This morning, though, I spent some time writing everything down in my notebook, and breaking it out to see what I would do.. and when. As it turns out, there is not so terribly much to do. And it will even leave me time to do some things I have been wanting to do, but didn’t think I could, last night.
Turns out, I can do them. If I stick to my plan today, I can get a lot of things done, so I can do the one thing I really want to do in the morning.
I just have to get it all down on paper. Get it out of my head. My head gets spinning, and then I get confused and tired and more confused and more tired. And then everything looks like hell.
That was how it was in my head, last night – not a fun place to be. I just wanted to blow up. Or throw up. Or both. But I kept it together and was just very quiet, all evening. I was really working at keeping myself from going off the deep end, and I drew the line, when my spouse urged me to eat something sugary and stay up later, watching t.v.
That’s about the last thing I needed. So I declined. And I got about 9 hours of sleep, which is exactly what I needed.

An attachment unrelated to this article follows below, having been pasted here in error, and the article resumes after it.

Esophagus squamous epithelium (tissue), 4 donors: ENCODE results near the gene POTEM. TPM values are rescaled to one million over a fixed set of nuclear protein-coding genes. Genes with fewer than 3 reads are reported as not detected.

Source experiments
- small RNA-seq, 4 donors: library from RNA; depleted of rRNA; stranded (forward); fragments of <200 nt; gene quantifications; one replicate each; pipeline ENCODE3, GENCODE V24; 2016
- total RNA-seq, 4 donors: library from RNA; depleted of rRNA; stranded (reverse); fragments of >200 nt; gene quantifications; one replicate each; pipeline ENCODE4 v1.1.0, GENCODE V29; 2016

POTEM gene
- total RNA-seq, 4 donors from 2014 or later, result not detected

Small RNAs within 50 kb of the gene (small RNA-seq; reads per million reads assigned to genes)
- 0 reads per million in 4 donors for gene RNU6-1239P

So, lesson learned. Again.
Tonight, after I mow my lawn, I think I’ll watch some martial arts movies. That will put the icing on the cake of what’s starting out as a beautiful day.
Each year the American Red Cross provides assistance to more than 2 million service members and many of our nation’s 24 million veterans. We support military families, military and veterans hospitals and provide emergency communications across the globe. And once a year, we get the joy of delivering holiday greetings to veterans, military families and active-duty service members at hospitals and installations around the world.
The cards and personal messages, sent by tens of thousands of Americans, provide a welcome “touch of home” for our troops during the holiday season.
Send a Card
Each year we collect cards between October and early December and then distribute them at military installations, veterans hospitals, and in other locations.
There are several ways to be part of the Holiday Mail for Heroes program. In addition to sending cards on your own, you may want to start making plans to host card signing parties or card making parties. Here are a few guidelines to help you on your way:
Every card received will be screened for hazardous materials and then reviewed by Red Cross volunteers working around the country.
Please observe the following guidelines to ensure a quick reviewing process:
Ensure that all cards are signed.
Use generic salutations such as “Dear Service Member.” Cards addressed to specific individuals can not be delivered through this program.